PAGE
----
November 25th is Native American Heritage Day
Mounds, people holding boxes, a Native American face

Stored in a nondescript Columbus office complex is a massive cache of Ohio’s most important Native American artifacts. Also stored there are the remains of roughly 7,200 Native Americans whose grave sites were dug up by archeologists or looters over the previous century or longer.

These remains and the 110,000-plus funerary objects found with them have been stored by the Ohio History Connection in near secrecy, but what can’t be denied is what they represent.

That Ohio, and the Scioto River Valley in particular, is hallowed and historical ground for many who claim First Nation ancestry. A history the white man tried to erase with shovels, bulldozers, and his insatiable appetite for more.

“It’s abundant, it’s everywhere, but it’s silent,” said Alex Wesaw of the Pokagon Band of Potawatomi Indians, who was hired in 2020 to run the Ohio History Connection’s American Indian Relations Division, which, surprisingly, was only just established at the end of the last decade.

But after a century of silence, what remains of Native American history in Ohio is on the verge of global recognition. Ohio’s Native American Earthworks, such as Octagon and Serpent Mound, are strong candidates to become the state’s first ever World Heritage sites as selected by the United Nations.

It’s no surprise then that the Ohio History Connection (OHC) holds the second largest collection of Native American human remains and artifacts in the nation.

Remains and artifacts stretching from the Clovis Culture from 12,000 BC, to “The Moundbuilders,” roughly 500 BC, to Tecumseh the Shawnee, who in the early 1800s attempted to form an intertribal pan-Indian alliance to make a final stand in “Ohi:yo” against the encroaching white man.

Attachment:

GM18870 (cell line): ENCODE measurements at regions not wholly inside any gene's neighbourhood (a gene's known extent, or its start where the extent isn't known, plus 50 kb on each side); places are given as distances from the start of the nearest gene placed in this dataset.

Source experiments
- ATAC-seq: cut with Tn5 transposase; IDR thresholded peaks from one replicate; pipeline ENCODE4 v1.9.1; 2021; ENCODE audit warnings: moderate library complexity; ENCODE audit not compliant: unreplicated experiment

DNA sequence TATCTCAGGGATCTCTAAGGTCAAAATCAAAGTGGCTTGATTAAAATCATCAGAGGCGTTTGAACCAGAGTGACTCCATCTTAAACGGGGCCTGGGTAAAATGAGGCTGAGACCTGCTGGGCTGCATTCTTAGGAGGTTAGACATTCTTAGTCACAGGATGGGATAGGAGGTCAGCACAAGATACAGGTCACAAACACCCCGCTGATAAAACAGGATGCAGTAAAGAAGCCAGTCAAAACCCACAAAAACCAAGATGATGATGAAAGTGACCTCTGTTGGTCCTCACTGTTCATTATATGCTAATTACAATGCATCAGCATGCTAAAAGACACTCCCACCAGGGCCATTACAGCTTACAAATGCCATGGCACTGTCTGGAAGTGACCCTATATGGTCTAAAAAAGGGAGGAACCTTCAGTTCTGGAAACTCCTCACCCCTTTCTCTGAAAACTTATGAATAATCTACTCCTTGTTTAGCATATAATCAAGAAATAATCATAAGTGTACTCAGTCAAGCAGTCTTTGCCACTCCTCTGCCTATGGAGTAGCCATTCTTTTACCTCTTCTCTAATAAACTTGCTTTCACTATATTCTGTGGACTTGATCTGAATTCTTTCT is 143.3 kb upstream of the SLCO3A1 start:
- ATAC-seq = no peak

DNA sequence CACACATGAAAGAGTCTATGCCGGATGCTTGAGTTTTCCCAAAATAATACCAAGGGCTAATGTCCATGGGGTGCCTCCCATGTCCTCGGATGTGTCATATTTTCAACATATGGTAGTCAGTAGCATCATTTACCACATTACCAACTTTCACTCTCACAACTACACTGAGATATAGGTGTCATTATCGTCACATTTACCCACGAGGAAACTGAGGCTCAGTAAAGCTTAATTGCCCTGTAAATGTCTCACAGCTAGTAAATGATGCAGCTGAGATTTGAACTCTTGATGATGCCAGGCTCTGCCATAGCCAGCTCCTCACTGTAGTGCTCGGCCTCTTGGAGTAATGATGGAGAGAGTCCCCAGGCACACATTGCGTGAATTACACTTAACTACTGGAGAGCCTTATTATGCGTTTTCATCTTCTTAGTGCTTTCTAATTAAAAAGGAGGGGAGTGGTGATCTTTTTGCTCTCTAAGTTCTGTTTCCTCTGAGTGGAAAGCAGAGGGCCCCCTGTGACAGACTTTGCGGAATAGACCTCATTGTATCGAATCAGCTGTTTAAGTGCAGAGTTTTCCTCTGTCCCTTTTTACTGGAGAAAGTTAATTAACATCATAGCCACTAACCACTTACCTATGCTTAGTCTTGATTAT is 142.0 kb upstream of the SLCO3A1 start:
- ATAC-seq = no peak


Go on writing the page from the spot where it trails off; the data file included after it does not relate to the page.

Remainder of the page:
Before 2014, the Ohio History Connection was known as the more formal Ohio Historical Society and founded in 1885. Its rebranding perhaps an appeal to younger generations, but its most fundamental mission remains intact.

“When we were founded, one of the reasons was to keep the things coming out of the ground in Ohio so to keep them in Ohio,” said Neil Thompson, spokesperson for the OHC. “That’s the general explanation for why we have so many of these remains and funerary objects.”

But after decades in storage, these Native American human remains have become the focus of a contentious nationwide debate: Should the roughly 7,200 Native Americans in an OHC warehouse be returned to their tribal descendants, such as the Shawnee in Oklahoma, or buried here in Ohio, and why is it taking so long to do this?

Stoking the fire is federal law, the Native American Graves Protection and Repatriation Act (NAGPRA), passed by Congress in 1990. It requires human remains of any ancestry “must at all times be treated with dignity and respect.”

NAGPRA also requires museums that receive federal funds, such as the OHC, to repatriate Native American human remains and other cultural items to lineage tribes.